Discussing safety with kids
Around the pool
Among the safety rules to follow at the pool, you’ll probably want to emphasize that no one should ever run around the pool, push each other or dive (except from diving boards or in designated diving areas). Make it clear that if the weather turns bad, they need to leave the pool immediately. Why not encourage the older kids to act as an example to the younger ones?
When they’re in the playground or in your own back yard, don’t you want to know your kids are being careful? Falls can in fact be avoided if kids know what equipment is right for their size and age. Walk them through a jungle gym and show them how to use everything properly. It’s also a good excuse to get moving yourself. Watching what they like and don’t like will also help you steer your safety discussions and reassure your children about some of their concerns. Also, remember to explain to them that the stairs in your home are no place for play. Popular family blogger Maude Goyer, points out that “every six minutes, a child falls down the stairs.”
Encourage your kids to talk about any worries they might have and try to use the same language they do. They may not fully understand what the word “violence” means, but they can definitely express being afraid of a situation or a classmate. Help identify which adults (a friendly secretary or trusted teacher) your children can talk to if they feel threatened. Also, ensure that your children know how to reach you (or another family member or friend) during the school day. The school must have your contact information in order to reach you at any time, so make sure to keep them up to date of any changes. Plus remind your children that they can talk to you in case of emergency they can ask their teacher to call you.
Pills are not candy!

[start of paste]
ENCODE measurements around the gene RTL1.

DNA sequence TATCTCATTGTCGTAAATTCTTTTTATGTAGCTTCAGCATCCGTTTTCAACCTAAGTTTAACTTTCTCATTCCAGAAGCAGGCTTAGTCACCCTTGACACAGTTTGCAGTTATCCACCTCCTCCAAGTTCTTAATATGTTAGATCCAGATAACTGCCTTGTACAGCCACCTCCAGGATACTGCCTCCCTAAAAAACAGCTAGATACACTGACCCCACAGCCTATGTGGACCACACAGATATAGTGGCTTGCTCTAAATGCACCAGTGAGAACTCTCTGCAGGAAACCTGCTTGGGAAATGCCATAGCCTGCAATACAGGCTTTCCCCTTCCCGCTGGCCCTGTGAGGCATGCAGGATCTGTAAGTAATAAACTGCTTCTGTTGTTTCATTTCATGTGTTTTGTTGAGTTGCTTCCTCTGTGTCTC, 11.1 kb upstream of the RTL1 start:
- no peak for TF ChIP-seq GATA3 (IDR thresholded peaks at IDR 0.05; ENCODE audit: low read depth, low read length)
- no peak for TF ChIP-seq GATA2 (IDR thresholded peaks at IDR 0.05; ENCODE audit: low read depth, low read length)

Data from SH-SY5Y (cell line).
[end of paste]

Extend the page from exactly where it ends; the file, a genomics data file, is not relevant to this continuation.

If your kids are taking medication, don’t compare it to candy, even if it tastes good. In addition to talking with your children about the dangers of street drugs, you might also want to address misuse or abuse of medications. Let them know that they should only take prescription medicine that has their name on it, and that taking someone else’s medication could make them very sick.
Playing with fire will get you burned
Develop an evacuation plan for your home in case of fire and have a family meeting to discuss it. Show your kids alternate routes to get out of the house and discuss the importance of not hiding in closets or other locations where you or firefighters wouldn’t be able to find them. Familiarize kids with the sound of the smoke alarm. Talk about what to do if clothes catch fire and show them how to stop, drop, and roll. Set up a practice fire drill during the day to see how your kids react and how well they follow the evacuation plan. Of course, remind them that playing with matches or lighters is wrong, and that they should immediately tell an adult if they find any.
Finally, make sure you yourself understand the safety information before you talk to your kids. Practice what you preach. You are your kids’ role model, after all.